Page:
International Shipping Company Air Hub Mezzanine Expansion
Tinicum Township, PA
Expansion of an air hub required retro-fitting the mezzanine level within the eastern portion of the existing warehouse to match similar construction that occurred to the existing mezzanine within the western portion of the warehouse. The mezzanine is partially supported on existing columns and new columns supported on isolated pile caps and a deep foundation system.
Retro-fit construction had two main challenges: 1. To be able to construct foundations inside the active building without disruption to operations and; 2. To support 185- to 515-kip column loads with soil conditions consisting of 5 to 10 feet of sandy fill with variable amounts of clay and organics, overlying 50 to 55 feet of very loose to loose alluvial sands, underlain by 20 to 25 feet of denser alluvial sands, overlying stiff to hard residual clays.
Since the deep loose soil profile was not conducive to traditional ground improvement, the geotechnical engineers recommended a pile foundation be used to support the footings.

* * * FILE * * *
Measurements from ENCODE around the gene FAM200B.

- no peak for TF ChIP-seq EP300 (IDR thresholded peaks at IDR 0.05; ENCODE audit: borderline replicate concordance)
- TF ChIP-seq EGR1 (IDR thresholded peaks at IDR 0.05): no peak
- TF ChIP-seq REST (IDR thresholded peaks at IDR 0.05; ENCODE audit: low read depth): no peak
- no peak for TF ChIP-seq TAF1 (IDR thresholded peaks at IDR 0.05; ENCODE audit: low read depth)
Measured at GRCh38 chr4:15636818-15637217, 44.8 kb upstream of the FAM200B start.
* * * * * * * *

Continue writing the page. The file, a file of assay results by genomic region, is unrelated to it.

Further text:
However, working in a warehouse with low head room for driving piles created a number of construction challenges. In addition to limiting the affects of vibrations on existing equipment and foundations, it also limited the equipment that could be used, which affected both the cost and production schedule for installation.
Dynamic Earth recommended supporting the proposed mezzanine on a Ductile Iron Pile (DIP) foundation system. DIP’s had three advantages over a normal pile driving operation:
- Uses a High Frequency Impact Hammer for installation – which reduces vibrations to very low levels.
- DIP elements come in 16.4-foot long sections with a bell and spigot connection which eliminated the need for splicing, minimized waste and provided a workable length pile for the site head room, all things that sped up construction.
- Installed with a Small Excavator – Allowed for construction with as little as 22 feet of headroom working within a small footprint at each pile cap location.
Using a design-build approach and multiple load tests performed as production progressed, the designers were able to optimize design lengths by using lower capacity, shorter length piles to support the lightly-loaded footings in the lower alluvium and the heavily-loaded footings in the lower hard residual clays.
International Shipping Company
CVMNEXT Construction - King of Prussia, PA
Architect / Structural Engineer
CVM - King of Prussia, PA
Dynamic Earth - Chester, NJ